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rociobanos

What is revoicing and why should you use it when teaching languages?

5/12/2014 - rociobanos

What is revoicing?

One of the main aims of the ClipFlair Project is to promote Foreign Language Learning (FLL) through revoicing and captioning/subtitling. Most people are familiar with subtitling/captioning but, what is revoicing?
When it comes to the translation of audiovisual material, we normally distinguish between two types of translation modalities: subtitling/captioning & revoicing. In subtitling, the original to be translated (e.g. dialogue, text on screen, music, etc.) is rendered in writing. Thus, there is a change of mode (from spoken to written). However, in revoicing, the original to be translated is rendered acoustically and therefore there is no change of mode. In the same way that there are different types of subtitles (for the deaf, for language learning, etc.), there are different revoicing modalities such as dubbing, voiceover, audio description, free commentary, etc. (I will talk about these in a different post).

Within ClipFlair, we understand revoicing as adding speech to a clip through dubbing, voiceover, audio description, free-commentary, etc., with the purpose of learning a foreign language.

Why use revoicing to teach/learn a foreign language?

Some authors and FLL teachers have highlighted the advantages of revoicing activities to improve pronunciation and prosodic features. However, revoicing enables working on a wide range of skills when learning a foreign language:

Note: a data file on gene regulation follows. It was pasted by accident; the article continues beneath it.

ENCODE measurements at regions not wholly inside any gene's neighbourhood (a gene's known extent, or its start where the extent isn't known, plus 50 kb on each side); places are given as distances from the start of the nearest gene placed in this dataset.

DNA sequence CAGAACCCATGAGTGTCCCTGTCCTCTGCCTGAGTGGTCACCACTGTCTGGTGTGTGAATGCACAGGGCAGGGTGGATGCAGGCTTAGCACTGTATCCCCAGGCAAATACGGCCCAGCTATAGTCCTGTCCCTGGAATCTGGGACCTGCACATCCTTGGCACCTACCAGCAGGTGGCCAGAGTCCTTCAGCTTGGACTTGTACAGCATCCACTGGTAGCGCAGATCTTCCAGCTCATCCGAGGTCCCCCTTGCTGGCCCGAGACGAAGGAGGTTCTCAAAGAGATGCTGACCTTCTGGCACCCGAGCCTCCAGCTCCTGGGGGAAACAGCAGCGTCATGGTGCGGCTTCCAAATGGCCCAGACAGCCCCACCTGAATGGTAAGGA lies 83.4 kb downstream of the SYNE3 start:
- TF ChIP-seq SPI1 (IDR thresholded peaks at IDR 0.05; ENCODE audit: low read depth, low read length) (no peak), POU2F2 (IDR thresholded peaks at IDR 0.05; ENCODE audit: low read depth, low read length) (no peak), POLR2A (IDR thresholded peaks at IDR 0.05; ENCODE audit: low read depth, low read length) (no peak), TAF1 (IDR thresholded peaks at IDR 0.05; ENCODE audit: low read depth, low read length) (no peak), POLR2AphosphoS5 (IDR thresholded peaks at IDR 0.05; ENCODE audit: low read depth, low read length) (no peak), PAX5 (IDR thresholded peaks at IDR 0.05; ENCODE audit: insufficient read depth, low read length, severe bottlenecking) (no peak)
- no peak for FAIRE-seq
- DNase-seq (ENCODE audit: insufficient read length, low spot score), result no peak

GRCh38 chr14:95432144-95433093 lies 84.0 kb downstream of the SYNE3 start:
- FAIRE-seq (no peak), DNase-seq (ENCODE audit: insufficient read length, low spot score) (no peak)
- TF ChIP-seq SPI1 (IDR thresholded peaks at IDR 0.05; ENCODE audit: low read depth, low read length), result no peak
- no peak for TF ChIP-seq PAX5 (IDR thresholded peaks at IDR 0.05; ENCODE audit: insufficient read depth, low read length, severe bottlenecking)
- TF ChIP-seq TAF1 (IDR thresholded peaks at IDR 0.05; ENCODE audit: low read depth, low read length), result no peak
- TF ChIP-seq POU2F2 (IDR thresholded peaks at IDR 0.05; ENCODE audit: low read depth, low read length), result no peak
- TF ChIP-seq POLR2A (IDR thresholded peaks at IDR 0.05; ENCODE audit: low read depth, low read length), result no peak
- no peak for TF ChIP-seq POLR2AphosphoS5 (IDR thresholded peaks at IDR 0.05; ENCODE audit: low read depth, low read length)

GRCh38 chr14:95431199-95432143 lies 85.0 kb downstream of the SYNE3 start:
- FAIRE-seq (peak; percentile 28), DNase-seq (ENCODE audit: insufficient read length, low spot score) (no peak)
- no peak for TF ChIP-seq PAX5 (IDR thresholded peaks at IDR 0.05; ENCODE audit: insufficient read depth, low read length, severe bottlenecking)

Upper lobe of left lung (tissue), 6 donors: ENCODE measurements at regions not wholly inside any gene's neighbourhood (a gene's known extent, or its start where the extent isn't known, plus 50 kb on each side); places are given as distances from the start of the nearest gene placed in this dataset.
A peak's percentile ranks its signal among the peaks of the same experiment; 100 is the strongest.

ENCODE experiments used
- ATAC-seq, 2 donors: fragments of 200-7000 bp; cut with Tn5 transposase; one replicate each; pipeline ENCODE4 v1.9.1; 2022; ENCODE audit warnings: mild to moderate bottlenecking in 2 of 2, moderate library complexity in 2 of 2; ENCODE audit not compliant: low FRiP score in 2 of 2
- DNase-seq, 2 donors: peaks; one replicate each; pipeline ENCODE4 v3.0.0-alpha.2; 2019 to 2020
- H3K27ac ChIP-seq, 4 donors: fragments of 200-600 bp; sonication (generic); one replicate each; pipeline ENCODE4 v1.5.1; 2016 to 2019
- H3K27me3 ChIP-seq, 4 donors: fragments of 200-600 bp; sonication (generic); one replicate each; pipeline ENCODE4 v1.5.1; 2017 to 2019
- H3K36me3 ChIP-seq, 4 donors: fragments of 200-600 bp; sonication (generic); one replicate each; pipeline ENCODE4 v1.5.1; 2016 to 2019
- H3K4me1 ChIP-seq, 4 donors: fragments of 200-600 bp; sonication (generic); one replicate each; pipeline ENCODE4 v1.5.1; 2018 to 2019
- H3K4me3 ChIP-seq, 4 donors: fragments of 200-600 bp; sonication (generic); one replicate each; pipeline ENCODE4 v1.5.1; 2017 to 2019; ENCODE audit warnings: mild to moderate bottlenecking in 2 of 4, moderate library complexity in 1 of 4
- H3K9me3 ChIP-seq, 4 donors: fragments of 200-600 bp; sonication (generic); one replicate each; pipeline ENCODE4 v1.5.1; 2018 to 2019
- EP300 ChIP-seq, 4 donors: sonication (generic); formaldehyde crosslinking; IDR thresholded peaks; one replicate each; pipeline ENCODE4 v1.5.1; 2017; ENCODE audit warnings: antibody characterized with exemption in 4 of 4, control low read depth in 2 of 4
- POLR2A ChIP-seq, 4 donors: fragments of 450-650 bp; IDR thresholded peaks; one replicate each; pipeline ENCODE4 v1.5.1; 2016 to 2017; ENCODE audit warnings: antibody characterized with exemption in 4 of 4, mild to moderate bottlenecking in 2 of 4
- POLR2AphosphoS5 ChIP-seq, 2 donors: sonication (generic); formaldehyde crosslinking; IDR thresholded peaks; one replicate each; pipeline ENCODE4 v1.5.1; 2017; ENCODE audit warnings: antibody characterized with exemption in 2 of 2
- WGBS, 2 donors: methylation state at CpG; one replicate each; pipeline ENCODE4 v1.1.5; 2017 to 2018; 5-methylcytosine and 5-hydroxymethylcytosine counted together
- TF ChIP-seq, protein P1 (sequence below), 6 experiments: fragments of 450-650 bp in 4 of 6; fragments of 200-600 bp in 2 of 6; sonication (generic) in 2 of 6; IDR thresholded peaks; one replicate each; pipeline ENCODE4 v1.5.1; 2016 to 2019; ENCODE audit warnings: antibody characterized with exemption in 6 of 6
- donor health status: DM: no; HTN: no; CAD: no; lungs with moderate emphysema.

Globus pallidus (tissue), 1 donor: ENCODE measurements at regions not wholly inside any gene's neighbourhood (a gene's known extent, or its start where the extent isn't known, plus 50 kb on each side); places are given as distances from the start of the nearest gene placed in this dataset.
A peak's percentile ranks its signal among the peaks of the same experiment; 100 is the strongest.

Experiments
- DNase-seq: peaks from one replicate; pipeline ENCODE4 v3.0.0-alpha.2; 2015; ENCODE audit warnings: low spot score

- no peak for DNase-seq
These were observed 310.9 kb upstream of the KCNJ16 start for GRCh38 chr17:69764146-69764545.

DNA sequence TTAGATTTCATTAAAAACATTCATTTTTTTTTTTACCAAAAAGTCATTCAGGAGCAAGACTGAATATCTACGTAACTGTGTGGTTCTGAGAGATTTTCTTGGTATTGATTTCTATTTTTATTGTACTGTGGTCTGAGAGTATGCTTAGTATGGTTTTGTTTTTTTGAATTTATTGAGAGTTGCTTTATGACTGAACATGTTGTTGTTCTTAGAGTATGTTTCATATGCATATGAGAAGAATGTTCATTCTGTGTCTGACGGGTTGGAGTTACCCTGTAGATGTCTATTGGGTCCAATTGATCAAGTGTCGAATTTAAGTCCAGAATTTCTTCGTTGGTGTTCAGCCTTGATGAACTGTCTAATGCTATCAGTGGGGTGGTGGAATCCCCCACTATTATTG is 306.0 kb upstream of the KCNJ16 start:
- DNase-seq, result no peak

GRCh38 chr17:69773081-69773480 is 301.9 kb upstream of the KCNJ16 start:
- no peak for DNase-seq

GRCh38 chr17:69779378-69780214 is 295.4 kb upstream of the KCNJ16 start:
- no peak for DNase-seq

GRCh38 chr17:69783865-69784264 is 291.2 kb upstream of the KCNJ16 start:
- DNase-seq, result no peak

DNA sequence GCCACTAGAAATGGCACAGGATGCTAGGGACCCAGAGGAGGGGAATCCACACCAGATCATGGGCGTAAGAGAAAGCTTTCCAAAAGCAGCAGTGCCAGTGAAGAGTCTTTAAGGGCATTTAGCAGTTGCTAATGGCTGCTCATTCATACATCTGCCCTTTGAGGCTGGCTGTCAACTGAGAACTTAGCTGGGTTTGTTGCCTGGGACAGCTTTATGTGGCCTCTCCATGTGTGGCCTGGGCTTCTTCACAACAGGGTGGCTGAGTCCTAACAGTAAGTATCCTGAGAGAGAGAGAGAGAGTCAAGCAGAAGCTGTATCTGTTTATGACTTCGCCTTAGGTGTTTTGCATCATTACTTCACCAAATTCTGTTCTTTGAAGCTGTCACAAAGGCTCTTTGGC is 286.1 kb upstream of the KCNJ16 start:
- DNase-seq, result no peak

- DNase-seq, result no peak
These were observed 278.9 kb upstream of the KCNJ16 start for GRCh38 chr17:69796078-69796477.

1. Speaking
. By revoicing a clip in the L2, students can work on phonetic competence, rhythm, stress and intonation. The clip to be revoiced could be either mute, in the mother tongue of the learner, or in the same L2. This will all depend on the activity we want to design (do we want students to repeat what they hear? Do we want students to practice what they have learned in class? Do we want students to learn how to say new things?, etc.), and the level of our students.

2. Listening. If the clip we want students to revoice includes audio in the L2, we can tailor our activity so that students work on listening. They might be asked to revoice the clip in the end, but first they will have to listen to the audio and work on their understanding of general and/or specific information.

3. Writing. We could ask students to transcribe the whole dialogue or to fill in the gaps before revoicing it. In this case, they will also be working on writing skills. If the clip we work on is in their native language, students could be asked to translate the dialogue into the L2. If the clip is muted or has no dialogue, they could narrate or comment on what is happening on screen, or describe the images as audiodescribers do for blind and partially-sighted audiences. In any case, they will be working on register, style, cohesion, grammar, etc.

4. Reading. What if we provided students with a muted clip and the script to be revoiced in writing? In this case, they will also have to work on reading comprehension before actually producing their speech.

In addition to these traditional skills, revoicing activities can promote inter-cultural awareness not only through images, but also through paralanguage, intonation, etc. Revoicing activities also promote audiovisual literacy, which encompasses a complex set of abilities, especially the ability to understand a wide range of forms of communication, be it body language, pictures, maps, or video.
So, isn’t revoicing a great way to teach/learn a foreign language? For ideas of revoicing activities to use in your classes, visit ClipFlair gallery at http://gallery.clipflair.net/activity/ and filter the activities by selecting any of the categories under Tasks – Revoicing.  

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